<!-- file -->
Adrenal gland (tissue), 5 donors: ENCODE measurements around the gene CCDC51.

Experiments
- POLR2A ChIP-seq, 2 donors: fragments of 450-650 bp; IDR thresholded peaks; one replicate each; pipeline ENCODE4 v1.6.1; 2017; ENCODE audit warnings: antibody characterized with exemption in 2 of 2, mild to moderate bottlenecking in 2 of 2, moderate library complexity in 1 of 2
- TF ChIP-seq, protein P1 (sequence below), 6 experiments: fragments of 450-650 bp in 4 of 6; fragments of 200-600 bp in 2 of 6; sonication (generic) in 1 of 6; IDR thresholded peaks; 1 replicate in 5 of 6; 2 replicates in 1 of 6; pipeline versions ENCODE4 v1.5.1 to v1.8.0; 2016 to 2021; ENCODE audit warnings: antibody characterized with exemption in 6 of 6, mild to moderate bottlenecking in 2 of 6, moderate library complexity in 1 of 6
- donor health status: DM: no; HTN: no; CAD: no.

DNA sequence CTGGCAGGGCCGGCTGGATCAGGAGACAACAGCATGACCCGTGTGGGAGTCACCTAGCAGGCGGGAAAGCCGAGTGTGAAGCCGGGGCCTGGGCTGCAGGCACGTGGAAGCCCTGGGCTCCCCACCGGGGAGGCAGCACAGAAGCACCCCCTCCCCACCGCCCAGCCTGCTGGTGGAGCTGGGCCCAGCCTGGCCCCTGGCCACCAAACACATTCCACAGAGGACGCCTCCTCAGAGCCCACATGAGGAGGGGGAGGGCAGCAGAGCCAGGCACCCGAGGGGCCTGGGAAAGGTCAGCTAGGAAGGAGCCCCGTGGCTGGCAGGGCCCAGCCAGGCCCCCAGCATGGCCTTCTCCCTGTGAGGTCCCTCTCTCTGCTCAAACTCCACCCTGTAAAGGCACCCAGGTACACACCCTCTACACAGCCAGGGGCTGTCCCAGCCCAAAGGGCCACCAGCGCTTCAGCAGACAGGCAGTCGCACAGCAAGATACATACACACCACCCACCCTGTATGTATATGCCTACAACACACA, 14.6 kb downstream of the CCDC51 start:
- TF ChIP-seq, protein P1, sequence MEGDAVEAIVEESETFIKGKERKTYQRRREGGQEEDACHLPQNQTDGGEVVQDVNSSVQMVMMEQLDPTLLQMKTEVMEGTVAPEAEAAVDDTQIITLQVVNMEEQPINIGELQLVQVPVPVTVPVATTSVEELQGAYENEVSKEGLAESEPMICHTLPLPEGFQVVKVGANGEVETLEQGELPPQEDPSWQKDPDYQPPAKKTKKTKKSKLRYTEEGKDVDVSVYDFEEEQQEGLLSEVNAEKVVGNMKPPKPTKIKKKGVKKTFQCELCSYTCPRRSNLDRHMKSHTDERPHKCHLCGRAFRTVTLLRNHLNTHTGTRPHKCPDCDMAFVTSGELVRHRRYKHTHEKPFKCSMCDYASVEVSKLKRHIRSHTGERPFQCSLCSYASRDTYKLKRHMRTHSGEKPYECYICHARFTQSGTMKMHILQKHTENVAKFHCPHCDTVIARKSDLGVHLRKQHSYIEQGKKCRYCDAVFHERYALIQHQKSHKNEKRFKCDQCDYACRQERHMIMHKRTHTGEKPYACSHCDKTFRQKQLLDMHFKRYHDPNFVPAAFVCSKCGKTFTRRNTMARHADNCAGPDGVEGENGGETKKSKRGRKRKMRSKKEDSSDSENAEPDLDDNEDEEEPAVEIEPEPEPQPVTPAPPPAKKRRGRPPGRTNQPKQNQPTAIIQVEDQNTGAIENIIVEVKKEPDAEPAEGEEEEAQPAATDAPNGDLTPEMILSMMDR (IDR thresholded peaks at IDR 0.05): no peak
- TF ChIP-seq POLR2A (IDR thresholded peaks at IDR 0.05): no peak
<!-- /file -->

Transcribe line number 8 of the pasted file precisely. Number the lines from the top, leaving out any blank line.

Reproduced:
- TF ChIP-seq POLR2A (IDR thresholded peaks at IDR 0.05): no peak